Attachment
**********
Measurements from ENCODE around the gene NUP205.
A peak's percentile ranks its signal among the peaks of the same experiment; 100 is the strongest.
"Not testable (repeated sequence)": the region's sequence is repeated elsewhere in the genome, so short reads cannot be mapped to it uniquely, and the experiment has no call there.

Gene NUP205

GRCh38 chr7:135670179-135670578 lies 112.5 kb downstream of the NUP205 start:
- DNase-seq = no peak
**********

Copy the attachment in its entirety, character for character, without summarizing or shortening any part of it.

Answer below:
Measurements from ENCODE around the gene NUP205.
A peak's percentile ranks its signal among the peaks of the same experiment; 100 is the strongest.
"Not testable (repeated sequence)": the region's sequence is repeated elsewhere in the genome, so short reads cannot be mapped to it uniquely, and the experiment has no call there.

Gene NUP205

GRCh38 chr7:135670179-135670578 lies 112.5 kb downstream of the NUP205 start:
- DNase-seq = no peak